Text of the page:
Braid, Anniversary Edition

For some reason celebrating its 13th anniversary or thereabouts, Braid, Anniversary Edition (yes, the comma is part of the title) sees the indie classic get more than just a bit of spit and polish. We’ll see the game repainted in higher resolution, with new animations, reworked audio, and a commentary track so you can listen in on the whys and hows of the game from its enigmatic creator, Jonathan Blow (and, of course, others involved in the making of both versions). And if none of that tickles your fancy? Just press a button to get back to the original version, graphics, sounds, and all. It’s win-win.


Tech & movies

Uncharted (the movie)

After absolutely years in development – remember when Mark Wahlberg was originally going to play the lead? – the movie adaptation of Naughty Dog’s blockbuster series is finally on the home stretch. Filming has wrapped, and Tom Holland is front and centre as a youthful Nathan Drake. Oh, and Wahlberg isn’t out of a job, either: he’s moved over to the role of Sully, Drake’s friend and mentor. How faithful to the video games will it be? Well, we’re hoping for lots of scenes where Nate guns down entire armies of villains, makes a glib joke about it, and then scuttles off to nick some more treasure.

Analogue Duo

Analogue is a company that makes good hardware. Look online and you’ll find complaints about limited stock, opaque pre-order practices, and early-day bugs in its machines, yes. But look a bit harder, find those who own anything Analogue has made, and you’ll find a hell of a lot of people absolutely overjoyed with some of the most faithful, and beautiful, FPGA console recreations in the world. And now it’s the turn of the PC Engine/TurboGrafx and its variations. The Analogue Duo is compatible with TurboGrafx-16, PC Engine, SuperGrafx, TurboGrafx CD, PC Engine CD-ROM², and Super Arcade CD-ROM² games – disc and card – and offers a magnificent way to play old games on a modern display, with all manner of customisable elements behind the scenes to make things look as crisp or as retro as you want them to. We’re gushing a bit, but as proud owners of both Analogue’s Super Nt and Mega Sg, we’ve supreme confidence the Duo will be another winner. At least once its firmware is sorted a few months post-launch…

Playdate

This cute device caused quite a stir when it was first announced in May 2019. Nearly two years on, and we’ll soon be able to check it out for ourselves. In case you aren’t familiar, it’s a handheld console distinguished by a little handle on one side, which could be used for all kinds of interesting mechanics if developers have the imagination to integrate it into their games – or it could prove to be a quaint-looking gimmick. Playdate’s other novel idea is how games will be delivered: they’ll arrive monthly as surprise launches, and developers such as Keita Takahashi and Zach Gage are among the names already signed up.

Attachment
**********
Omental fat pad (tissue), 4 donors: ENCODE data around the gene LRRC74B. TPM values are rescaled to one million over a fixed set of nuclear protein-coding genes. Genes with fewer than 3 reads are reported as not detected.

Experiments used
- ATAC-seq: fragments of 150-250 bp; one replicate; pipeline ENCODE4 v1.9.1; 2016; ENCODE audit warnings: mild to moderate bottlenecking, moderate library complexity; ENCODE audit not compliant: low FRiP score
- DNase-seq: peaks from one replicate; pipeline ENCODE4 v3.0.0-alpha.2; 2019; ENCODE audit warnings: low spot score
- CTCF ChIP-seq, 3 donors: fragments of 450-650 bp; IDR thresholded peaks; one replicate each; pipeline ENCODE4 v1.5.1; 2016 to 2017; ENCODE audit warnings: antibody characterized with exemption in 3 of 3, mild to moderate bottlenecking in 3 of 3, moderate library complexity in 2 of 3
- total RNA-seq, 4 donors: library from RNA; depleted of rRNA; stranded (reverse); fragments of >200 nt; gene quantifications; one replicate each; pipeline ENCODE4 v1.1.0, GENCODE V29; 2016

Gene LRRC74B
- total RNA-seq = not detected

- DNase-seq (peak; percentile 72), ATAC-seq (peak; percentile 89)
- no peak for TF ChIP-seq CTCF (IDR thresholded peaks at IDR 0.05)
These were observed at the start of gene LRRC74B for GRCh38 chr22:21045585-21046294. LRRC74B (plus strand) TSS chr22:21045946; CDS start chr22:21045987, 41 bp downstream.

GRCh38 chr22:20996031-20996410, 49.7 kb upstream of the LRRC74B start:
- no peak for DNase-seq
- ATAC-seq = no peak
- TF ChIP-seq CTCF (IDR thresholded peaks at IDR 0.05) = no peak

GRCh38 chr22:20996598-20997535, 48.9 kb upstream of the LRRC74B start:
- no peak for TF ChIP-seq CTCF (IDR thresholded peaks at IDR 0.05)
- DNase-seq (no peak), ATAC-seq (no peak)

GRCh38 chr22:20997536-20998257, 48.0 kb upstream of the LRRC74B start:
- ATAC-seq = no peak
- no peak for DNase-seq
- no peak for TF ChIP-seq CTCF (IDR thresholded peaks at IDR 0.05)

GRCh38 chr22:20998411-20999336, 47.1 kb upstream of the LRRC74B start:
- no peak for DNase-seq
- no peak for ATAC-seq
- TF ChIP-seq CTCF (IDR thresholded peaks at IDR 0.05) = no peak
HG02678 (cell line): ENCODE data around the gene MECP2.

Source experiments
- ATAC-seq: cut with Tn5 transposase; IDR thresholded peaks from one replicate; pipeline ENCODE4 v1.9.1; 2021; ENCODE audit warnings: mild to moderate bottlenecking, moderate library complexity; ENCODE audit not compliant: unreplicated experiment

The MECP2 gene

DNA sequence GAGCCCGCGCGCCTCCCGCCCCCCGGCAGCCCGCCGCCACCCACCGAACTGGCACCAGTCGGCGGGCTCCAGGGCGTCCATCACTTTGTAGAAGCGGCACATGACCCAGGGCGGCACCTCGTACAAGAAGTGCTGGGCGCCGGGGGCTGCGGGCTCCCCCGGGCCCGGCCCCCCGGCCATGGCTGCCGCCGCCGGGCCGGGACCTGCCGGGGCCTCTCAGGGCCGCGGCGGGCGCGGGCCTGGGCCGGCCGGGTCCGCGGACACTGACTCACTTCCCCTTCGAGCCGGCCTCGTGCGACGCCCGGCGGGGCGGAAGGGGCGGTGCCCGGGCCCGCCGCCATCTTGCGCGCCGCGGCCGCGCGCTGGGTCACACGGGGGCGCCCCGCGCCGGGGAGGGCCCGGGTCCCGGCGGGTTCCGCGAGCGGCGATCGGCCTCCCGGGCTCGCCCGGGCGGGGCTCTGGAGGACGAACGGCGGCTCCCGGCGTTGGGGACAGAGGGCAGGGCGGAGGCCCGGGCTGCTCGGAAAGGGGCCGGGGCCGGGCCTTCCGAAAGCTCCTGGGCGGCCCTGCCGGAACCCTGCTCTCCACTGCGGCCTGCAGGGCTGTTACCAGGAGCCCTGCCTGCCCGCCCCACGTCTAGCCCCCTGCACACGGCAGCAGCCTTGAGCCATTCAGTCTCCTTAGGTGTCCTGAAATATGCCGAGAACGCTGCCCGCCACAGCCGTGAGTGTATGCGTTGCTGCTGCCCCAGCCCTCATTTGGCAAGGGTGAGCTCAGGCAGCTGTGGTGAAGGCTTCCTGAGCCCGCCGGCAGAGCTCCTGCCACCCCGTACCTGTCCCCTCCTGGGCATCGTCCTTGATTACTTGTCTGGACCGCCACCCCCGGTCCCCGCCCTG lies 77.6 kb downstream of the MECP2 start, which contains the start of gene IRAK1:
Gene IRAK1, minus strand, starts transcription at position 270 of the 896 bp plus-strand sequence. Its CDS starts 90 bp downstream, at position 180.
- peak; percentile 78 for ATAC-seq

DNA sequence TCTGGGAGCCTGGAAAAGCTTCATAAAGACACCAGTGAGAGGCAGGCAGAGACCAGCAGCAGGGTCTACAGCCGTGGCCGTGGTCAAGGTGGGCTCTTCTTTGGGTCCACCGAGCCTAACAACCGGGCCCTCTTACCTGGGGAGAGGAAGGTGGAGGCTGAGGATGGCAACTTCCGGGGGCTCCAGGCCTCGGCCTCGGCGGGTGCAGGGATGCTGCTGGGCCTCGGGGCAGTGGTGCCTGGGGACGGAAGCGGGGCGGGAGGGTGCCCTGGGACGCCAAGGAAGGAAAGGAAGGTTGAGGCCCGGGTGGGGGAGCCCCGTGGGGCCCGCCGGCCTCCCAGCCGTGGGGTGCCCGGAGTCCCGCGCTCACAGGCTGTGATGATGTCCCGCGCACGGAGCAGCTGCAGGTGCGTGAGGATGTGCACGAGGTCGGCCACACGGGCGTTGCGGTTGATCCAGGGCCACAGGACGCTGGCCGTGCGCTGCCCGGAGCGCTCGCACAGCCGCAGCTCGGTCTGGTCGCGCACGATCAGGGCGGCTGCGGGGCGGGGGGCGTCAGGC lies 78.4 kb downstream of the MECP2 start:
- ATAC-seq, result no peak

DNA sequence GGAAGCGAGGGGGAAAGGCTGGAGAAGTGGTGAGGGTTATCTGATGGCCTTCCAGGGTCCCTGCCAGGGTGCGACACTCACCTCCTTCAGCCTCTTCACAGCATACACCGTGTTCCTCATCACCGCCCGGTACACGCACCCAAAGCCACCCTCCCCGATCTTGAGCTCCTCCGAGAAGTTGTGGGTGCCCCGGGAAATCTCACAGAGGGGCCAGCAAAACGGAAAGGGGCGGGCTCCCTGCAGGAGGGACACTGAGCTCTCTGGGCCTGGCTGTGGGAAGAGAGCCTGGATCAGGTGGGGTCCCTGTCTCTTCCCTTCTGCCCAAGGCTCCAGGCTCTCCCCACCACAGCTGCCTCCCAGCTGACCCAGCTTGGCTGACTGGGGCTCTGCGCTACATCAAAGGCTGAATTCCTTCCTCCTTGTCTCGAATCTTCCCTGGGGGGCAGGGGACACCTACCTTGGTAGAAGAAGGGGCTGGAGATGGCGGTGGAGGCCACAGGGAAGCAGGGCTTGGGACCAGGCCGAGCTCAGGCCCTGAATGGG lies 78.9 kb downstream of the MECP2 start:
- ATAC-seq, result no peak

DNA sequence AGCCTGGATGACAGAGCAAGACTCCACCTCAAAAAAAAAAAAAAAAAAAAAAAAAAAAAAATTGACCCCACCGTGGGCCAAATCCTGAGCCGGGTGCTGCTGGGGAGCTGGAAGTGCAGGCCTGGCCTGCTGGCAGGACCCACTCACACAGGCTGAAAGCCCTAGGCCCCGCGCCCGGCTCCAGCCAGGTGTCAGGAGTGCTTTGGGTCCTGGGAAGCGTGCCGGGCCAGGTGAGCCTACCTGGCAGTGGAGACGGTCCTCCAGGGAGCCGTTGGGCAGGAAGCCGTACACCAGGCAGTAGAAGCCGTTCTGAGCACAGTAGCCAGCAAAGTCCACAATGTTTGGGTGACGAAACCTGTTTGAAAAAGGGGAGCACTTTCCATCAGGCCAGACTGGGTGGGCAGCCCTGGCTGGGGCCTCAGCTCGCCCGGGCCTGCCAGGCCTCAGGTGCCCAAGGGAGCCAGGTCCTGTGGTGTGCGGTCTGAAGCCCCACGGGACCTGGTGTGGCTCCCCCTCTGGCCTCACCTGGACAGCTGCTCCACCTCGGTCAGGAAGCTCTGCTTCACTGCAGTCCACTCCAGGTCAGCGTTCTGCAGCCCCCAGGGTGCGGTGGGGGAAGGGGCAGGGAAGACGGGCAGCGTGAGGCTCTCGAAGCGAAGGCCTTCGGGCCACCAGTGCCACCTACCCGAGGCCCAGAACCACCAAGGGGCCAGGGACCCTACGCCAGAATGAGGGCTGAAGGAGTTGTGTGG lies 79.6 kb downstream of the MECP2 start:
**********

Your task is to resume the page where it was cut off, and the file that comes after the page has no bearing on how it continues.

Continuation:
Mortal Kombat (the movie)

We’ve had movie adaptations of Midway’s ultra-violent beat-’em-up series in the past – the 1995 one even starred the mighty Christopher ‘Highlander’ Lambert – and they weren’t what you’d call classics. Nor did they delve too deeply into the gorier aspects of the Mortal Kombat game franchise – the infamously grotesque Fatality moves were conspicuous by their absence. The filmmakers behind this new movie are reportedly aiming for an R rating, however, so there’s a strong possibility that we’ll see the games’ assorted spine-ripping and face-melting splashed across the big screen. Which should make up for the absence of Lambert.

Polymega

OK, so it’s not the FPGA system we originally hoped for, but Playmaji’s upcoming retro console still has plenty going for it. First, there’s its novel design, which will allow you to plug different modules to the front of the base system, depending on which classic console you want to emulate. Systems supported so far include the Sega Mega Drive, PC Engine, NES, SNES, and Saturn, and early reports suggest that the emulation is pretty solid. Each of those modules also has the appropriate port – depending on which console it supports – so you’ll be able to use your existing Mega Drive or NES controllers if you still have them lying around. The versatility aspect alone makes this one of the more interesting clone systems on the horizon.